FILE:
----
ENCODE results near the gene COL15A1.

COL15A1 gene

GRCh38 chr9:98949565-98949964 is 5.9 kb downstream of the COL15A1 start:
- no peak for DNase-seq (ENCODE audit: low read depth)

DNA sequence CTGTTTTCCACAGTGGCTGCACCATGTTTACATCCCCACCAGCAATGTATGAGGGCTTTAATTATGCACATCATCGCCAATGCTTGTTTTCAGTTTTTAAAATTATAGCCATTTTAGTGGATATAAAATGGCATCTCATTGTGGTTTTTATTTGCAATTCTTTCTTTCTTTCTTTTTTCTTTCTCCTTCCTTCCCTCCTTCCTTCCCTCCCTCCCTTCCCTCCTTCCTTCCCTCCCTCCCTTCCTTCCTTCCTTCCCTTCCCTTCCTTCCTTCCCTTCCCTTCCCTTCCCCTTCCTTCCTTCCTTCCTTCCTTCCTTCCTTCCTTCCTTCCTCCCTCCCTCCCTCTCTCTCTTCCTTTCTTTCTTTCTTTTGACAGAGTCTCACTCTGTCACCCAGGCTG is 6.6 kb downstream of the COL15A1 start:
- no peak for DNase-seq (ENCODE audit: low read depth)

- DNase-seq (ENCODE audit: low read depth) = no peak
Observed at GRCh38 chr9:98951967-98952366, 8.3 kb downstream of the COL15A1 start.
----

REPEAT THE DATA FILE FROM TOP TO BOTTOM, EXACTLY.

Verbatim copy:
ENCODE results near the gene COL15A1.

COL15A1 gene

GRCh38 chr9:98949565-98949964 is 5.9 kb downstream of the COL15A1 start:
- no peak for DNase-seq (ENCODE audit: low read depth)

DNA sequence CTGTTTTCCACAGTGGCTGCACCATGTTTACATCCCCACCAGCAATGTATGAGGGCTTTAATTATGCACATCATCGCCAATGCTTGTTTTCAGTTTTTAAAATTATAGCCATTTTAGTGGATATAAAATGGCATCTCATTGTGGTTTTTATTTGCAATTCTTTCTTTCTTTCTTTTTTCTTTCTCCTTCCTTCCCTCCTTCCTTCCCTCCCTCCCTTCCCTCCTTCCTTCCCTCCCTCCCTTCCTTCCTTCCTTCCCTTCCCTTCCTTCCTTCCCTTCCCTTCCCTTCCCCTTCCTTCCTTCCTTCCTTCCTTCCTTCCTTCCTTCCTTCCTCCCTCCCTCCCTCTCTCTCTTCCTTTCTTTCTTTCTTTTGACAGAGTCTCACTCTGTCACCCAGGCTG is 6.6 kb downstream of the COL15A1 start:
- no peak for DNase-seq (ENCODE audit: low read depth)

- DNase-seq (ENCODE audit: low read depth) = no peak
Observed at GRCh38 chr9:98951967-98952366, 8.3 kb downstream of the COL15A1 start.